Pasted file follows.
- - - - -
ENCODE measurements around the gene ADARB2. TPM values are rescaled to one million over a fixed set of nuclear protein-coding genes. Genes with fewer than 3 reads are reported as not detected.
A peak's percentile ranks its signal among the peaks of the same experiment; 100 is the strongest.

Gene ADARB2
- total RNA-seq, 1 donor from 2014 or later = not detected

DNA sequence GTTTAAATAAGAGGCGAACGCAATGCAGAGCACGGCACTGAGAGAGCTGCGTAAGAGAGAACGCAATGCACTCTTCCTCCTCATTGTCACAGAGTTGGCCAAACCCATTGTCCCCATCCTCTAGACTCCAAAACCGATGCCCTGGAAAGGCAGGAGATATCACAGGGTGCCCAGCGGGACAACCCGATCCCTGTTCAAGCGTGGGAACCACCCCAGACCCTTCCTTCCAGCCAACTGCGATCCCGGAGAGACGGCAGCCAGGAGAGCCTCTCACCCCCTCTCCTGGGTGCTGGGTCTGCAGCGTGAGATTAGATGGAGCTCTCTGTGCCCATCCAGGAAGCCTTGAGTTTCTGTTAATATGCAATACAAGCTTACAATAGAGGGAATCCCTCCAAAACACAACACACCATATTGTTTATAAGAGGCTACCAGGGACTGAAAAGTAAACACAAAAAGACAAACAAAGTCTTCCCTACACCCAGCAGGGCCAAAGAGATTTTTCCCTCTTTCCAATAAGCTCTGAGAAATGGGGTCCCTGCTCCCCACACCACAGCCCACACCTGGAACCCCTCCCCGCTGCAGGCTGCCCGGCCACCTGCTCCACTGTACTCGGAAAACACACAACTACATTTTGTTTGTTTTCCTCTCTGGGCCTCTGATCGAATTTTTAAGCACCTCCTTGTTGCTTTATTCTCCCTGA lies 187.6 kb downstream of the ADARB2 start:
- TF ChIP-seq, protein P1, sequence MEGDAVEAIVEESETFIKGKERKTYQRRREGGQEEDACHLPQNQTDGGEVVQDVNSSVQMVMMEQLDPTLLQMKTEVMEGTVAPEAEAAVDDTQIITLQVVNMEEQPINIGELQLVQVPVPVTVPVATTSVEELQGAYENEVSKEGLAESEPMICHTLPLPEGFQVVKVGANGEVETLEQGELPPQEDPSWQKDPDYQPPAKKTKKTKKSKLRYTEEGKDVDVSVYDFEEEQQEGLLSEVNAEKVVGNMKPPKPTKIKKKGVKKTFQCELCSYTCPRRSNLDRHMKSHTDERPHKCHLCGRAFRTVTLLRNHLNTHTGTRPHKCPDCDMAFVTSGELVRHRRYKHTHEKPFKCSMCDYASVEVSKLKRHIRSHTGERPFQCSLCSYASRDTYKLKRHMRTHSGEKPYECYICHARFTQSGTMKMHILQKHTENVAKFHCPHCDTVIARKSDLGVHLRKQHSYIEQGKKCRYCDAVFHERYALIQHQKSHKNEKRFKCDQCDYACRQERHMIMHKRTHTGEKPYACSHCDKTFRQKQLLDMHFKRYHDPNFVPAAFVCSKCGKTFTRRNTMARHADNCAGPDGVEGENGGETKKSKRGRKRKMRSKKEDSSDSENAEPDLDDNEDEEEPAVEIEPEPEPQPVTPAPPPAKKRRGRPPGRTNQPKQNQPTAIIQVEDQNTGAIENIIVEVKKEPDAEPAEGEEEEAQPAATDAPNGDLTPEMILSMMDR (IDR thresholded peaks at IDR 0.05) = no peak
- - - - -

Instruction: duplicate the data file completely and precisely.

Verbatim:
ENCODE measurements around the gene ADARB2. TPM values are rescaled to one million over a fixed set of nuclear protein-coding genes. Genes with fewer than 3 reads are reported as not detected.
A peak's percentile ranks its signal among the peaks of the same experiment; 100 is the strongest.

Gene ADARB2
- total RNA-seq, 1 donor from 2014 or later = not detected

DNA sequence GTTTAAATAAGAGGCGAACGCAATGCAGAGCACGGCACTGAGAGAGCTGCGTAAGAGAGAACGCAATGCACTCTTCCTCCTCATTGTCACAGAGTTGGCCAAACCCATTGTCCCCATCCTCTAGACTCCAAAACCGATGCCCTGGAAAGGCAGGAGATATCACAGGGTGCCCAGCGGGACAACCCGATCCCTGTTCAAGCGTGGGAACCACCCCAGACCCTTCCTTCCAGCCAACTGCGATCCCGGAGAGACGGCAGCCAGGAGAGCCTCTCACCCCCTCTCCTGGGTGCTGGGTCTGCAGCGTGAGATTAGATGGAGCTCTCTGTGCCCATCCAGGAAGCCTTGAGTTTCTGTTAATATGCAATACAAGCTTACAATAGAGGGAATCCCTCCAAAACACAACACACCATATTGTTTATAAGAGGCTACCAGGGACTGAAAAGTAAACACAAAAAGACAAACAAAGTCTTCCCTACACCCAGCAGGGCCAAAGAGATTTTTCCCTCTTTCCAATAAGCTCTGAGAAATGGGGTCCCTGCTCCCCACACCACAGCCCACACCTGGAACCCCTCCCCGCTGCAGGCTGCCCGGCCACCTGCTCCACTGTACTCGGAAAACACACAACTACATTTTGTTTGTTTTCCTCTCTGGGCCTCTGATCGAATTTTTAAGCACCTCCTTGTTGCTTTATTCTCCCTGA lies 187.6 kb downstream of the ADARB2 start:
- TF ChIP-seq, protein P1, sequence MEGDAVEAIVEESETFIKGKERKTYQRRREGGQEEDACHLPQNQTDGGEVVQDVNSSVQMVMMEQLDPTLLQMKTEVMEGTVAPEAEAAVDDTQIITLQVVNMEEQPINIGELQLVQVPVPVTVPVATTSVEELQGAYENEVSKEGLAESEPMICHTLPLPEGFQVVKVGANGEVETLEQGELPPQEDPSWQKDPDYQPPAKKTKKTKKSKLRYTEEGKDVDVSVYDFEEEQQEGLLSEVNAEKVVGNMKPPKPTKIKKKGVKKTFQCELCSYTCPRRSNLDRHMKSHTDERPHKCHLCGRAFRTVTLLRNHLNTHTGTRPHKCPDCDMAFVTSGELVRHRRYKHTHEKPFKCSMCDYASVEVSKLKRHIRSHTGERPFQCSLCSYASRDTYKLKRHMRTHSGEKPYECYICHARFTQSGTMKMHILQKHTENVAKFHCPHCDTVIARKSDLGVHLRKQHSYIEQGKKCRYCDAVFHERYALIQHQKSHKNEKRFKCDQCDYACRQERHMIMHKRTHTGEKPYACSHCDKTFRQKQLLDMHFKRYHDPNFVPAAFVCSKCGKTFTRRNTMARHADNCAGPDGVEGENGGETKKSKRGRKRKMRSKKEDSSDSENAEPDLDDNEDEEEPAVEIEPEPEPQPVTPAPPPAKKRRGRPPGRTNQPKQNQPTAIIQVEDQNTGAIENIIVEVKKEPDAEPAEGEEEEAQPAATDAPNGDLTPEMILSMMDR (IDR thresholded peaks at IDR 0.05) = no peak